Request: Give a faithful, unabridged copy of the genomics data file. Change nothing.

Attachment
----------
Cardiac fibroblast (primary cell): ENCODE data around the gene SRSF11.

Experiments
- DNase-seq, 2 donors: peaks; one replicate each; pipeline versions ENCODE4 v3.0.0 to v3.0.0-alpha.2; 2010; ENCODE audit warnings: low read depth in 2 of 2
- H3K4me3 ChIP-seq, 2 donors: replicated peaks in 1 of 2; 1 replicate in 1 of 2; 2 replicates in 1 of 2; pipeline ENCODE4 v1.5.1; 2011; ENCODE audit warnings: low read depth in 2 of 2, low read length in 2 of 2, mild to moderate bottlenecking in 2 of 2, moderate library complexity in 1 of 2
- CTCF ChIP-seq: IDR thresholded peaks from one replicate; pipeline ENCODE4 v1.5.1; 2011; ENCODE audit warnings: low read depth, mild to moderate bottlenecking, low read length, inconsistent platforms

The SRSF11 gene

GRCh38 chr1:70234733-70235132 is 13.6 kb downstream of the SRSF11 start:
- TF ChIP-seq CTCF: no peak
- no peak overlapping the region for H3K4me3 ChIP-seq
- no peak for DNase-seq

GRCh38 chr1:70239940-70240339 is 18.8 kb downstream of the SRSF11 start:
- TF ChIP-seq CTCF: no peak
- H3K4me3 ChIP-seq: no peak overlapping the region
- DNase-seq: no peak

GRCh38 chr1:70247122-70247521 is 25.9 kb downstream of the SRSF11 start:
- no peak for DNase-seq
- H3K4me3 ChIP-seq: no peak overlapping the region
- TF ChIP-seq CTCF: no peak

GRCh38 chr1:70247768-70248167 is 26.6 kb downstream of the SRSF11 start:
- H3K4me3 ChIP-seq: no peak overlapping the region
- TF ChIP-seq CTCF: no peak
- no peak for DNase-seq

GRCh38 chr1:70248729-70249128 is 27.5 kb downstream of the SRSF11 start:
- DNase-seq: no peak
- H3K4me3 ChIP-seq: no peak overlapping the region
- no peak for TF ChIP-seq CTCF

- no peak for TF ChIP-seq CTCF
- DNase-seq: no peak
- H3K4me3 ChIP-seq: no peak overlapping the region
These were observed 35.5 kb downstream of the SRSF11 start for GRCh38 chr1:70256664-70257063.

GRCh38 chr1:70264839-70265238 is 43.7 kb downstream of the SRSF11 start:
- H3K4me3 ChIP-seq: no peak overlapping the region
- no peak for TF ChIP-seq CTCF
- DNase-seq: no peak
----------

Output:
Cardiac fibroblast (primary cell): ENCODE data around the gene SRSF11.

Experiments
- DNase-seq, 2 donors: peaks; one replicate each; pipeline versions ENCODE4 v3.0.0 to v3.0.0-alpha.2; 2010; ENCODE audit warnings: low read depth in 2 of 2
- H3K4me3 ChIP-seq, 2 donors: replicated peaks in 1 of 2; 1 replicate in 1 of 2; 2 replicates in 1 of 2; pipeline ENCODE4 v1.5.1; 2011; ENCODE audit warnings: low read depth in 2 of 2, low read length in 2 of 2, mild to moderate bottlenecking in 2 of 2, moderate library complexity in 1 of 2
- CTCF ChIP-seq: IDR thresholded peaks from one replicate; pipeline ENCODE4 v1.5.1; 2011; ENCODE audit warnings: low read depth, mild to moderate bottlenecking, low read length, inconsistent platforms

The SRSF11 gene

GRCh38 chr1:70234733-70235132 is 13.6 kb downstream of the SRSF11 start:
- TF ChIP-seq CTCF: no peak
- no peak overlapping the region for H3K4me3 ChIP-seq
- no peak for DNase-seq

GRCh38 chr1:70239940-70240339 is 18.8 kb downstream of the SRSF11 start:
- TF ChIP-seq CTCF: no peak
- H3K4me3 ChIP-seq: no peak overlapping the region
- DNase-seq: no peak

GRCh38 chr1:70247122-70247521 is 25.9 kb downstream of the SRSF11 start:
- no peak for DNase-seq
- H3K4me3 ChIP-seq: no peak overlapping the region
- TF ChIP-seq CTCF: no peak

GRCh38 chr1:70247768-70248167 is 26.6 kb downstream of the SRSF11 start:
- H3K4me3 ChIP-seq: no peak overlapping the region
- TF ChIP-seq CTCF: no peak
- no peak for DNase-seq

GRCh38 chr1:70248729-70249128 is 27.5 kb downstream of the SRSF11 start:
- DNase-seq: no peak
- H3K4me3 ChIP-seq: no peak overlapping the region
- no peak for TF ChIP-seq CTCF

- no peak for TF ChIP-seq CTCF
- DNase-seq: no peak
- H3K4me3 ChIP-seq: no peak overlapping the region
These were observed 35.5 kb downstream of the SRSF11 start for GRCh38 chr1:70256664-70257063.

GRCh38 chr1:70264839-70265238 is 43.7 kb downstream of the SRSF11 start:
- H3K4me3 ChIP-seq: no peak overlapping the region
- no peak for TF ChIP-seq CTCF
- DNase-seq: no peak